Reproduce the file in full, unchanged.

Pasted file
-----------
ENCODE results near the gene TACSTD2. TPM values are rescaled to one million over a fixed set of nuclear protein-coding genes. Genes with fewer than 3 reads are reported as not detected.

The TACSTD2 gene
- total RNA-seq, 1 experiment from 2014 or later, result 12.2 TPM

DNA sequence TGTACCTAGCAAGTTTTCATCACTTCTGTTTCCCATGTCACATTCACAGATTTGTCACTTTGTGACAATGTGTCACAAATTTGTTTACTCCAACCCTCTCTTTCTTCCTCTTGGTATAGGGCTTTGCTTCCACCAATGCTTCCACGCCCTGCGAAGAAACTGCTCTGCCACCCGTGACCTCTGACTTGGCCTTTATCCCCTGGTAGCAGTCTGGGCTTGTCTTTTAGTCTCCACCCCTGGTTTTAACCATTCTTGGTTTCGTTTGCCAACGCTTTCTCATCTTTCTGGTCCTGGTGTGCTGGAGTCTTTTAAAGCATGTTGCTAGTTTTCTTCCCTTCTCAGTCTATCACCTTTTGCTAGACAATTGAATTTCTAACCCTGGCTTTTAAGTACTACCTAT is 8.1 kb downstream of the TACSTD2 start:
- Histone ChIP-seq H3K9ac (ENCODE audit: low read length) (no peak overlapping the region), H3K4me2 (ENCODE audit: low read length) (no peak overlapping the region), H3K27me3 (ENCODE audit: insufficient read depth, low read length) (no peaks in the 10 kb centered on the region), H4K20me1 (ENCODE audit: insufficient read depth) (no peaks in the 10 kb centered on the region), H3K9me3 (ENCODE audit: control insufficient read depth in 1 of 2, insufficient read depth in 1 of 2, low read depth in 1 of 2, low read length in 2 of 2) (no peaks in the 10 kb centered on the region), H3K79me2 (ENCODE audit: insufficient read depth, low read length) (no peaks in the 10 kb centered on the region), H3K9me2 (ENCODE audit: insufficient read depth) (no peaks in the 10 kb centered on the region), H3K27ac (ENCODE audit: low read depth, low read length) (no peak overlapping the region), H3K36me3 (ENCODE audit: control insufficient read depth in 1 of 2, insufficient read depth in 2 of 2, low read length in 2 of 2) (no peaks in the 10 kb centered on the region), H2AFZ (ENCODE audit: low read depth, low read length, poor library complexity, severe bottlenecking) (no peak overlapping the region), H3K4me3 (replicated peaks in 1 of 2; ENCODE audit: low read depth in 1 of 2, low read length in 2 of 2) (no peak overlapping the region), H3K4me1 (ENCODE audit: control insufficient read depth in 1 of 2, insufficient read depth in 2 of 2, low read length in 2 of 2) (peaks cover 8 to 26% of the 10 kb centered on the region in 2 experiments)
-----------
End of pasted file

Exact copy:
ENCODE results near the gene TACSTD2. TPM values are rescaled to one million over a fixed set of nuclear protein-coding genes. Genes with fewer than 3 reads are reported as not detected.

The TACSTD2 gene
- total RNA-seq, 1 experiment from 2014 or later, result 12.2 TPM

DNA sequence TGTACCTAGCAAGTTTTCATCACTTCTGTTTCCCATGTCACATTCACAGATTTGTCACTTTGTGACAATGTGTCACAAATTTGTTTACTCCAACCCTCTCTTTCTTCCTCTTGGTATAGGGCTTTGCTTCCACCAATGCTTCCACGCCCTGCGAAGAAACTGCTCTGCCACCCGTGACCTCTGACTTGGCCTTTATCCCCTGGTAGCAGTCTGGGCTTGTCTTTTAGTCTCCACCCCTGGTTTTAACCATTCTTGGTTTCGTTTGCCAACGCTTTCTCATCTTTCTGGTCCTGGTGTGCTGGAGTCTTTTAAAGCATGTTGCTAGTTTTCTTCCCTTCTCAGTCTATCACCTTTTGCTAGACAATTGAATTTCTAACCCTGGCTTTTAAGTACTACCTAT is 8.1 kb downstream of the TACSTD2 start:
- Histone ChIP-seq H3K9ac (ENCODE audit: low read length) (no peak overlapping the region), H3K4me2 (ENCODE audit: low read length) (no peak overlapping the region), H3K27me3 (ENCODE audit: insufficient read depth, low read length) (no peaks in the 10 kb centered on the region), H4K20me1 (ENCODE audit: insufficient read depth) (no peaks in the 10 kb centered on the region), H3K9me3 (ENCODE audit: control insufficient read depth in 1 of 2, insufficient read depth in 1 of 2, low read depth in 1 of 2, low read length in 2 of 2) (no peaks in the 10 kb centered on the region), H3K79me2 (ENCODE audit: insufficient read depth, low read length) (no peaks in the 10 kb centered on the region), H3K9me2 (ENCODE audit: insufficient read depth) (no peaks in the 10 kb centered on the region), H3K27ac (ENCODE audit: low read depth, low read length) (no peak overlapping the region), H3K36me3 (ENCODE audit: control insufficient read depth in 1 of 2, insufficient read depth in 2 of 2, low read length in 2 of 2) (no peaks in the 10 kb centered on the region), H2AFZ (ENCODE audit: low read depth, low read length, poor library complexity, severe bottlenecking) (no peak overlapping the region), H3K4me3 (replicated peaks in 1 of 2; ENCODE audit: low read depth in 1 of 2, low read length in 2 of 2) (no peak overlapping the region), H3K4me1 (ENCODE audit: control insufficient read depth in 1 of 2, insufficient read depth in 2 of 2, low read length in 2 of 2) (peaks cover 8 to 26% of the 10 kb centered on the region in 2 experiments)